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At the Paper Mill Playhouse in Millburn, New Jersey, a group of children are learning the joy of theater.

Tammy La Gorce writes in the NY Times that the playhouse now has a class for children with disabilities.

“The class is a logical next step for Paper Mill, which last year began offering a series of sensory-friendly presentations for children with autism in its ‘Theater for Everyone’ programming. Sensory-friendly shows are scripted to be more literal, with innuendo kept to a minimum, and the theater’s lighting and volume are adjusted to help audience members feel more comfortable.

“This year, in a partnership with VSA New Jersey, a nonprofit organization that provides arts programming for children and adults with disabilities, Paper Mill joined the ranks of theaters welcoming such children who have an interest in learning to perform.

“Parents of children with developmental disabilities ‘are seeing the benefits of arts education,’ said Lisa Cooney, 46, director of education for Paper Mill. ‘And they’re a lot more proactive than they used to be.’

“Those who run the programs find them rewarding as well. The children ‘give so much to us,’ said Mickey McNany, the director of Paper Mill’s Theater School, after the recent class. In it, her 10-year-old granddaughter, Mary McNany, who has Down syndrome, identified Mozart as the composer of ‘Eine kleine Nachtmusik,’ performed an improvised roller-skating scene and used sign language, as well as her voice, to sing a song.” Read more.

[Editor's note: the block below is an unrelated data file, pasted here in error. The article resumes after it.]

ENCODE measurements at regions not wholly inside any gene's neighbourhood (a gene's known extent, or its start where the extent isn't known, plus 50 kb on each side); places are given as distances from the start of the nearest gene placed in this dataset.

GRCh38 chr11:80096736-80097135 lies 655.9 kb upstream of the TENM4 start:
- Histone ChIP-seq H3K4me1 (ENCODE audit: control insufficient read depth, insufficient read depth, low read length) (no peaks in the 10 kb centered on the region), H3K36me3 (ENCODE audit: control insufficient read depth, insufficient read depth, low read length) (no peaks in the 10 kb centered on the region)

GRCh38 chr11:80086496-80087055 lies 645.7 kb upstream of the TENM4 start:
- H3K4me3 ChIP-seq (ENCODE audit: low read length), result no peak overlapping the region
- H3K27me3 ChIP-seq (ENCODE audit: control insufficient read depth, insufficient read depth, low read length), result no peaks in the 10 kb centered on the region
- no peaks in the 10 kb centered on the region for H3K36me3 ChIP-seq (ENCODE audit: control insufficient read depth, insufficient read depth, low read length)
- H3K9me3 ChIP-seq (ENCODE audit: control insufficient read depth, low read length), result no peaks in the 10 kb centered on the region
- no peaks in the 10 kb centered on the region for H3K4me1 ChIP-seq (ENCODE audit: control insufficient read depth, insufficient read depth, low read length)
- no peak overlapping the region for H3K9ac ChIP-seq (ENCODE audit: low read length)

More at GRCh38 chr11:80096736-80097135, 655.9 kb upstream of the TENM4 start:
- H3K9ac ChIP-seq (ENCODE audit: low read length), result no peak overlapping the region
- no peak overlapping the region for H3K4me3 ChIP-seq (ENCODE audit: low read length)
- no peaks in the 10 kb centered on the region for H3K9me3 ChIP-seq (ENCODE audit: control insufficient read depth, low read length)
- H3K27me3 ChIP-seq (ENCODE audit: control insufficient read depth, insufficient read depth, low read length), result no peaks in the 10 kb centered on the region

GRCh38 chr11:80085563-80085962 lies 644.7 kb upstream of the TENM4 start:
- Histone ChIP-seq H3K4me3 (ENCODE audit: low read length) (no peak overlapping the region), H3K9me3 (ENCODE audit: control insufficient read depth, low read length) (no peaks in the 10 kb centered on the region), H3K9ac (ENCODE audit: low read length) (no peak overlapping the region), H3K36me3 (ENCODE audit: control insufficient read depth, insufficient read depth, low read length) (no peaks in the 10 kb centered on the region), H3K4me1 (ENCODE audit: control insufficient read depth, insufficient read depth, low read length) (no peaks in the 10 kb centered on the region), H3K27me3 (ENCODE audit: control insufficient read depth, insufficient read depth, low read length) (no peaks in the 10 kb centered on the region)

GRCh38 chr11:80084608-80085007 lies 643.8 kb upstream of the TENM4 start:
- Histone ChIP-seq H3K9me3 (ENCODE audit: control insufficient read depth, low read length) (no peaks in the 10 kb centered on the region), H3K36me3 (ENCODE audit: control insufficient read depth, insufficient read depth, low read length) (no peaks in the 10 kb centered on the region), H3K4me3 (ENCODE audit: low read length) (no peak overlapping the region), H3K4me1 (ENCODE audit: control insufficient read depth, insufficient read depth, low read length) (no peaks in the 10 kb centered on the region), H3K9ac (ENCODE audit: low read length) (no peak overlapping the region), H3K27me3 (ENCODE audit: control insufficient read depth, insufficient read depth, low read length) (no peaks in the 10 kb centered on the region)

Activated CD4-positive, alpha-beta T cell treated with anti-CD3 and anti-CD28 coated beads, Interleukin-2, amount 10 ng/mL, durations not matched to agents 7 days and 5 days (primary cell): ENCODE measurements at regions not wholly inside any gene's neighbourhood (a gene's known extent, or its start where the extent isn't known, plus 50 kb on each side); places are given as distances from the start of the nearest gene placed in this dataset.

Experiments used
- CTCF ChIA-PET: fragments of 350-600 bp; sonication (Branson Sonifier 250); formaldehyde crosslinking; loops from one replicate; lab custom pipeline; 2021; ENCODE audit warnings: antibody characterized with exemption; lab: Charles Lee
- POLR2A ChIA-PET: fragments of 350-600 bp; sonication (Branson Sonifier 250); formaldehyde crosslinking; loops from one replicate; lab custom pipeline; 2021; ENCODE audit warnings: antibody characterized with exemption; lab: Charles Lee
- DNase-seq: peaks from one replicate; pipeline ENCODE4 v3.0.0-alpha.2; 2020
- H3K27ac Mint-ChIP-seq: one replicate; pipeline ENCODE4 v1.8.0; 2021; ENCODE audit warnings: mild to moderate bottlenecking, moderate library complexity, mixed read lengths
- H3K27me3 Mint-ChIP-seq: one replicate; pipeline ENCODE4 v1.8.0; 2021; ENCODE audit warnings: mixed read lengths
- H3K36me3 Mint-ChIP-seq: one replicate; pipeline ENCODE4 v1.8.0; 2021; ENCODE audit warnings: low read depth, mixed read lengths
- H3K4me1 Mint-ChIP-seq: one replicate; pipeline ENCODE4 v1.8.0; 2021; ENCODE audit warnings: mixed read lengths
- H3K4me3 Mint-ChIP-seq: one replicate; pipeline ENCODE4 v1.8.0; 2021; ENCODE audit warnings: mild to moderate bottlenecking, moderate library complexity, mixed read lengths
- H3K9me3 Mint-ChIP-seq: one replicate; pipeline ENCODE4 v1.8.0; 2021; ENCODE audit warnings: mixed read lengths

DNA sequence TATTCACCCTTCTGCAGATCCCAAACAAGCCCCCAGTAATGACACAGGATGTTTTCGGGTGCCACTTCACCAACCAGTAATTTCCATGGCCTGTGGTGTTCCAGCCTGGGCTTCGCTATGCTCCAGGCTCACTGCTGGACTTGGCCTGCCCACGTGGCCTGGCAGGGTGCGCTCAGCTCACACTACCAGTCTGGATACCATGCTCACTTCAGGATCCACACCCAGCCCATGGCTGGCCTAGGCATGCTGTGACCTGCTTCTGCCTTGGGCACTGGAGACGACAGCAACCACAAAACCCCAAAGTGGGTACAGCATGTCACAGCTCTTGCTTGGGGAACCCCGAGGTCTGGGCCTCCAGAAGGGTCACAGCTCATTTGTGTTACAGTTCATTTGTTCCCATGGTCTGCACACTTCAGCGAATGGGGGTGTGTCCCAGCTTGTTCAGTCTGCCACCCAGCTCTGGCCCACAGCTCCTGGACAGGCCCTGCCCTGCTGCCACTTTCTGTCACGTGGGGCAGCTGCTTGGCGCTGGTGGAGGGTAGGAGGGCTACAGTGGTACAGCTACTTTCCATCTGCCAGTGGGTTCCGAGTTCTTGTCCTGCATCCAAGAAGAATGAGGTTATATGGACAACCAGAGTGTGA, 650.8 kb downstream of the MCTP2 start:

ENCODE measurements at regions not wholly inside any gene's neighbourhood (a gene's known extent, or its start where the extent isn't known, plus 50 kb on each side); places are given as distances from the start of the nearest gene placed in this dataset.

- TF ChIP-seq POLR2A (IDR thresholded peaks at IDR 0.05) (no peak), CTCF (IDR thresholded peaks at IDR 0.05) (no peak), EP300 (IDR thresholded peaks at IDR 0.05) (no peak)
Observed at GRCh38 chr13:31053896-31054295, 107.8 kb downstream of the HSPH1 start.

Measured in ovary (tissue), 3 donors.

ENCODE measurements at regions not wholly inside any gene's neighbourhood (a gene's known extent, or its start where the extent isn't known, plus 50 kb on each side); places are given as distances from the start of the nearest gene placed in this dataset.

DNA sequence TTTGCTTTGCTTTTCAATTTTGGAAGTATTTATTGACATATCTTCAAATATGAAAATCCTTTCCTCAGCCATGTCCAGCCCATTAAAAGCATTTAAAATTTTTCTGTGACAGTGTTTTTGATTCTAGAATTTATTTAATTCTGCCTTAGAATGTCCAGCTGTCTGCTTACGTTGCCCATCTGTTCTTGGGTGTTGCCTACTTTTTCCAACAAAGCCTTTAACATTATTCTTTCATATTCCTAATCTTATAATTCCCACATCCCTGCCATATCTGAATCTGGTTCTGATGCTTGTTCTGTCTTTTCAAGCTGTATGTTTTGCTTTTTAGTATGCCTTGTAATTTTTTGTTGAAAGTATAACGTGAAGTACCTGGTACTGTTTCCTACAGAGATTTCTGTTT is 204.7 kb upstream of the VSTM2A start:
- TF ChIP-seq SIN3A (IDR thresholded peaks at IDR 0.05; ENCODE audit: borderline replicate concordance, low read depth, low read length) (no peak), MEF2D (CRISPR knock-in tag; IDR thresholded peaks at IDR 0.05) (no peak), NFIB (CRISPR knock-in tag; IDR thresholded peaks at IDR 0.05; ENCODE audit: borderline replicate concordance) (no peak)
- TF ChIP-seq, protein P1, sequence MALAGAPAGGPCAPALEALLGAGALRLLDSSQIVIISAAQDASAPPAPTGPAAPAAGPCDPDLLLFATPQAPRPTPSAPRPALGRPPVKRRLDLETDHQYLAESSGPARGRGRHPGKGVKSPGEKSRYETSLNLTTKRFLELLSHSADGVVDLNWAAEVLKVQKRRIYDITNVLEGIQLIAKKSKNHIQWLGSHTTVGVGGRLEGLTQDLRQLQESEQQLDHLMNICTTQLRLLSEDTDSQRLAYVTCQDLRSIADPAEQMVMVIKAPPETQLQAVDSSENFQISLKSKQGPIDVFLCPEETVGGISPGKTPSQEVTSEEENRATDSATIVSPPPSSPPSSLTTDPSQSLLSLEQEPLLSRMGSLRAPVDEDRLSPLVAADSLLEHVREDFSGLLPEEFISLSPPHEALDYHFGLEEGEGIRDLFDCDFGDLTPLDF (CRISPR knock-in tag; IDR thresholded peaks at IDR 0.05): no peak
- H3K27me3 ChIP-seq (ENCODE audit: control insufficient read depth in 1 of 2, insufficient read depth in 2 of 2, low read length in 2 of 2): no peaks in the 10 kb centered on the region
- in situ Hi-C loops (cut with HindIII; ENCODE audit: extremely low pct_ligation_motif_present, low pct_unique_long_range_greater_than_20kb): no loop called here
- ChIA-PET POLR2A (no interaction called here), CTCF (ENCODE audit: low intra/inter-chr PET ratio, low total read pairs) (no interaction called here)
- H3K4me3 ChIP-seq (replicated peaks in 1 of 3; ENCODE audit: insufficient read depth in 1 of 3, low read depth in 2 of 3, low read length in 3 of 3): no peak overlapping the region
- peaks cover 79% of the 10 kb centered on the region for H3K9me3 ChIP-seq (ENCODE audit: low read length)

Below, Marnie McNany takes part with her children Finn and Mary.
Photograph: Aaron Houston for the New York Times

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I have always loved theater, and even when I have been in a play and felt stage fright, I have been able to make it work as a springboard for the lines I have to say. But when I have to do a presentation as myself and not a character, I freeze up.

Which is why I keep taking classes in how to give presentations, to no avail. But the class that I took last week may finally help me. And I think the secret of it was that the instructor, though an experienced corporate coach and adviser, is also a practicing actor and playwright.

He was very good at paring down the words participants wanted to use and helping choose the most effective ones. And his ideas about how to make an entrance, how to stand, natural gestures to use, tone of voice, and eye contact seemed to have roots in the stage. Even the freshness of his own presentation to the class seemed the result of having to say the same lines night after night in a show and make them seem new.

Of course, no class is magic, so we have to wait and see how it goes when I do my work presentation in late March. But I am definitely going to try harder to apply what I heard than when I took presentation classes in the past full of jargon, phony jokes, and gimmicks that are supposed to work but don’t seem to have a lot underpinning them.

The teacher was Brandt Johnson. See the actor here. See the corporate consultant here. Another one of these people who lead several lives simultaneously.

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